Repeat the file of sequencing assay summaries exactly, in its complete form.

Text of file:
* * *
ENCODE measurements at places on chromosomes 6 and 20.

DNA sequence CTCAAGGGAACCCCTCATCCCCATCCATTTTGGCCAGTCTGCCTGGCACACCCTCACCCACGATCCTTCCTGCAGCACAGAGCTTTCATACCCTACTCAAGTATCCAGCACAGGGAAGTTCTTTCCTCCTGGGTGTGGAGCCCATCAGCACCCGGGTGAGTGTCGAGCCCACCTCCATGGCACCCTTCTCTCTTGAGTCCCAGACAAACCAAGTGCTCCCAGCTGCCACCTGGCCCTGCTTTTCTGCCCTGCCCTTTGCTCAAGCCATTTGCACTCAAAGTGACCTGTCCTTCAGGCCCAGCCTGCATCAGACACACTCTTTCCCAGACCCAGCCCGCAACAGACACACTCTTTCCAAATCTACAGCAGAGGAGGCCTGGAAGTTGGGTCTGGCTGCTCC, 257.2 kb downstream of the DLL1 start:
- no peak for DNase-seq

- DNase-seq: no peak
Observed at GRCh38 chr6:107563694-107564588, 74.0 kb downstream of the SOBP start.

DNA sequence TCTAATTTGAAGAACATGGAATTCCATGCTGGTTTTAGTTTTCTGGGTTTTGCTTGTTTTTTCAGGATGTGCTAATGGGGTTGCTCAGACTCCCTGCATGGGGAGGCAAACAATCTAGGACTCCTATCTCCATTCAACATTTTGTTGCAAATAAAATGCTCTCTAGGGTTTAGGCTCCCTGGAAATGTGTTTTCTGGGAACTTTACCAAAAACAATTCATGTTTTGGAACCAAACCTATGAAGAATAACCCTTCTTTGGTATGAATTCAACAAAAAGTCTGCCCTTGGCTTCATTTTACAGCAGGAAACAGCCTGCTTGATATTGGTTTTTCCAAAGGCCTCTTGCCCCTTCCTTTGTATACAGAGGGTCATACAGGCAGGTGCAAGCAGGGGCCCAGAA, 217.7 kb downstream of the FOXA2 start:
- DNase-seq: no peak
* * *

ENCODE measurements at places on chromosomes 6 and 20.

DNA sequence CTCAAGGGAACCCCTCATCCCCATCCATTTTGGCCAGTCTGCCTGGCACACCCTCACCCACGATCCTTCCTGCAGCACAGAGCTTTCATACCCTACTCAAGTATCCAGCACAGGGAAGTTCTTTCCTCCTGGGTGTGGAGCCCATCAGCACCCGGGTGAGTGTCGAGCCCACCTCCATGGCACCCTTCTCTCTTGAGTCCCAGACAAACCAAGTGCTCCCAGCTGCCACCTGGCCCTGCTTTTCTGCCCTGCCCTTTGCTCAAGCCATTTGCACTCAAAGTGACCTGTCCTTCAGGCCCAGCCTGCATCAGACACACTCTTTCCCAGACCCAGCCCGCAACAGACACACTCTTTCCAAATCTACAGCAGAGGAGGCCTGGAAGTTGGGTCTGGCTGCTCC, 257.2 kb downstream of the DLL1 start:
- no peak for DNase-seq

- DNase-seq: no peak
Observed at GRCh38 chr6:107563694-107564588, 74.0 kb downstream of the SOBP start.

DNA sequence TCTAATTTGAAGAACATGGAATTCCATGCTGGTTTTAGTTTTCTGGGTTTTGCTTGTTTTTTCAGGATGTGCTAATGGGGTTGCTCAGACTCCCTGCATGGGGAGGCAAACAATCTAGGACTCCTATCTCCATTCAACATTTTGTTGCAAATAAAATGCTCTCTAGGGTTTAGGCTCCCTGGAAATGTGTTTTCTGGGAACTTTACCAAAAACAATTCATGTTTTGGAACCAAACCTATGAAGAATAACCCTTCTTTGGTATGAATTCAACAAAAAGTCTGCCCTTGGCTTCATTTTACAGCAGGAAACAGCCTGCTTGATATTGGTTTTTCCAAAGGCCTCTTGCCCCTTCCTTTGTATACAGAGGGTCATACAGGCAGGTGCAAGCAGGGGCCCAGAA, 217.7 kb downstream of the FOXA2 start:
- DNase-seq: no peak